8. 8. BOOZ•ALLEN & HAMILTON - NASA Full Cost White Paper (e.g. GRC Payroll Hrs 6-30-2000.txt) will be used to verify that all files are available for importing. When Booz•Allen's Full Cost system is launched, KOD will import these data files from the FTP site and commence the Legacy Data Management Process. Legacy Data Management This phase of Booz•Allen's approach will further utilize the technology of KOD to integrate the Centers’ Legacy data files into a single data source. The data will also be standardized so that essential data elements will be uniform throughout the Centers and Headquarters. DATA INTEGRATION One of the primary goals of our Full Cost module is to give Center Management Full Cost data on a monthly basis. To do so, the data imported into the Full Cost Module by KOD must maintain its Center identification. Therefore, prior to integrating the import files into a single repository, each record in each file will be tagged with a Center-unique code, (e.g. GRC = 22). This will allow for reporting, verification, and comparability of the data by Center after the Full Cost process is completed. DATA STANDARDIZATION Implementation of Full Cost accounting and management at NASA requires all Centers and Headquarters to utilize the same methods, data formats, and cost allocations. Since the approach described in this paper will be used at all NASA Centers, data from multiple legacy systems must maintain the identical coding structure and format. Since each Center may use unique project codes or job order numbers (JOs), data standardization logic must be performed on the integrated data repository. The standardization logic will cross walk Center-unique codes to an Agency-wide standard. If desired, NASA could maintain multiple standards. For example, an AWCS and an IFMP FCS could co-exist. This standardized data will be used in the next phase of Booz•Allen's automated Full Cost module. Labor, Leave, and Fringe Benefit Computation Process After the legacy data is collected from the Centers, integrated into a single repository, and standardized for further processing, a final data integration to create the Composite Labor Rate tables will be performed. NASA’s Full Cost allocations for Agency and Center G&A require the use of FTE’s to properly reflect the Full Cost for labor. Salary, leave, and fringe benefits must be computed and combined to determine a composite labor rate. Once the above data are collected in database tables, Booz •Allen will use the necessary computational logic to derive the employee's annualized salary, leave, and fringe benefits rate by Organization Code. This will generate a labor rate that will be used in the Full Cost allocation process. Booz•Allen & Hamilton's Approach to Full Cost Page 6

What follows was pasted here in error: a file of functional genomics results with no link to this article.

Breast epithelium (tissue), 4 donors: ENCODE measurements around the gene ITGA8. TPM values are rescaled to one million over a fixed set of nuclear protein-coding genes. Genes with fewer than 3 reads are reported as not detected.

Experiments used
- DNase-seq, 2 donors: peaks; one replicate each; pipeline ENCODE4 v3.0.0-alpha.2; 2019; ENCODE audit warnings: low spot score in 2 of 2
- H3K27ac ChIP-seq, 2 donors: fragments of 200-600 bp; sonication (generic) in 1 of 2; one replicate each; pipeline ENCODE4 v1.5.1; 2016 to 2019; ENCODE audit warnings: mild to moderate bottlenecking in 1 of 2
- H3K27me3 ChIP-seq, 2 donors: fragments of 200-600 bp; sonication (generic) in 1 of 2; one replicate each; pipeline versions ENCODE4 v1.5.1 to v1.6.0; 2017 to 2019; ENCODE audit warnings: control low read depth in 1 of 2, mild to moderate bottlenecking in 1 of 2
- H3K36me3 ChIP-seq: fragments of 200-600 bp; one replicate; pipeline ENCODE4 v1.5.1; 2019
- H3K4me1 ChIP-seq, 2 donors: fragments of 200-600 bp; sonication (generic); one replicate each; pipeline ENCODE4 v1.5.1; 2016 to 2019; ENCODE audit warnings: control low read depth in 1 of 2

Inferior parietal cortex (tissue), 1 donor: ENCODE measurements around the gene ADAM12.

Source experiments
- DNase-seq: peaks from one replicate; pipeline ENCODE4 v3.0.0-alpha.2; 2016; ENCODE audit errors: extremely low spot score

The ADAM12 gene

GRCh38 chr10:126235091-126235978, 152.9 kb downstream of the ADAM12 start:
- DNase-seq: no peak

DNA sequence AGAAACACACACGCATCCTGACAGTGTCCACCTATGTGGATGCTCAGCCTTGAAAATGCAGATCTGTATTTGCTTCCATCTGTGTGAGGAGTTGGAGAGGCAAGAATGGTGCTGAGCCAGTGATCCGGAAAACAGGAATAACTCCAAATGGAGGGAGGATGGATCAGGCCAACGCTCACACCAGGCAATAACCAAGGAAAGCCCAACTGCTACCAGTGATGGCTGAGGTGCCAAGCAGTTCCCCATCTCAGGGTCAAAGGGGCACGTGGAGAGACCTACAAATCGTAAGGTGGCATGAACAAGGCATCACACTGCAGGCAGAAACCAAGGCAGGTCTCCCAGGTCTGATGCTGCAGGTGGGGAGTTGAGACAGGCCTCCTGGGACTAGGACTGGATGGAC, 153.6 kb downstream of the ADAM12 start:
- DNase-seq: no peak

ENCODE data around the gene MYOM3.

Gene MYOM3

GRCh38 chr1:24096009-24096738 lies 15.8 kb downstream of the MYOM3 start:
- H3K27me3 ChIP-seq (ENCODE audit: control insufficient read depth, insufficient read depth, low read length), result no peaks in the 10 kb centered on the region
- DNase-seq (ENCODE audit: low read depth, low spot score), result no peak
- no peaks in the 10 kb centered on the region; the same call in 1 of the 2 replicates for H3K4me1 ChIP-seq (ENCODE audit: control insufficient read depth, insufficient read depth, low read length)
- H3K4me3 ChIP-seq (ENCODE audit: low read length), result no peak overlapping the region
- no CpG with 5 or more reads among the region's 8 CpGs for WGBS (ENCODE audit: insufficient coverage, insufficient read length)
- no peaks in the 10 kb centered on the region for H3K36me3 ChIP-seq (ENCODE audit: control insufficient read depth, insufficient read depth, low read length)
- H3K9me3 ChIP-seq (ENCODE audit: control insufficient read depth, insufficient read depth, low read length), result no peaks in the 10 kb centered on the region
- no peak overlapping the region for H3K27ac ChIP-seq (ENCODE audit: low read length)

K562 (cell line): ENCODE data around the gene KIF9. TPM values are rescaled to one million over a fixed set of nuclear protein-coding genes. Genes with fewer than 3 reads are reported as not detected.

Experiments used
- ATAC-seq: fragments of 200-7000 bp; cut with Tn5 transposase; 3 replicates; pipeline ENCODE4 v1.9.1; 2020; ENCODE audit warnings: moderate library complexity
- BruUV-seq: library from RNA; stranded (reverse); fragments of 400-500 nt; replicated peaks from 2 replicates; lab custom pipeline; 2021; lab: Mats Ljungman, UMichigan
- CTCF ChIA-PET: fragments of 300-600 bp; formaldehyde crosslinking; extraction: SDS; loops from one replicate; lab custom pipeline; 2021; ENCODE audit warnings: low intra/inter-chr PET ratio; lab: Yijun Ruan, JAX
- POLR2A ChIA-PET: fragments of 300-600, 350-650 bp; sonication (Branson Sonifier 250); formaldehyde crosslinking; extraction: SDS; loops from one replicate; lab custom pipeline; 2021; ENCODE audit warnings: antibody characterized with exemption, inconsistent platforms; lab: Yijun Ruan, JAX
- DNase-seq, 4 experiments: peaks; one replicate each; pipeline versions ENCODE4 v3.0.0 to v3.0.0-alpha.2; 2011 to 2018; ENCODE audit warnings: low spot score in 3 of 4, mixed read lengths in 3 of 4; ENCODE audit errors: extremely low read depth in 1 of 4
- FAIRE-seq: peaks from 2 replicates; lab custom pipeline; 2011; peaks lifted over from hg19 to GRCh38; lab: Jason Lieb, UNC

9. 9. BOOZ•ALLEN & HAMILTON - NASA Full Cost White Paper Project Code Extrapolation Logic Booz•Allen will use the Agency listing of direct and indirect Unique Project Numbers (UPN's) in the AWCS program codes. Each Center will need to provide a current listing of project or job order numbers. This list of Agency and Center numbers will facilitate the creation of a decision table that will establish the direct and indirect cost categories. The direct cost items will be associated with the respective projects that incurred those costs. The indirect costs will flow into an indirect data repository that will be the focus of the Service Pool and Center G&A allocation processes. The Project Code Extrapolation Process will require database tables. These tables will be utilized to determine the status (direct or indirect) of the items. The composition of these tables will include the following data: ♦ UPN codes by Enterprise, Program Office, and Budget Line Item (BLI) ♦ UPN codes by G&A or Non-programmatic Appropriations numbered 000-099, 992-994, 997 and 998 by Program Office and BLI ♦ Statistical Cost UPN’s which include Contract Administration and Headquarters overhead and depreciation ♦ Job order numbers or project numbers by AWCS code and UPN ♦ Organization Code ♦ AWCS code to Financial Classification Structure (FCS) ♦ Project Cost Account (PCA) / Organization Cost Account (OCA) crosswalk Appendix 1 provides a graphical representation of the Time and Labor pool extraction process. Indirect & Direct Costs Extraction Logic After the indirect and direct costs are extracted into separate databases, the respective costs must be associated with either projects or indirect cost pools. Direct costs will be charged to the programs that benefit from the services provided or the materials procured, while the indirect costs will be separated into indirect cost pools. The beginning of the Full Cost allocation process involves importing the NASA legacy data from the purchasing, labor, and administrative cost repositories for both programmatic and non-programmatic activities. This is accomplished by using a combination of UPN, direct job order numbers, indirect job order numbers, and organization codes to extract two primary cost classifications from the legacy data. The result of this extraction produces a data set comprised of direct costs and another comprised of indirect costs. These classifications determine the costs to be charged directly to the projects, and the costs to be identified to the respective indirect cost pools. Appendix 2 graphically depicts the indirect and direct cost pool extraction process. Booz•Allen & Hamilton's Approach to Full Cost Page 7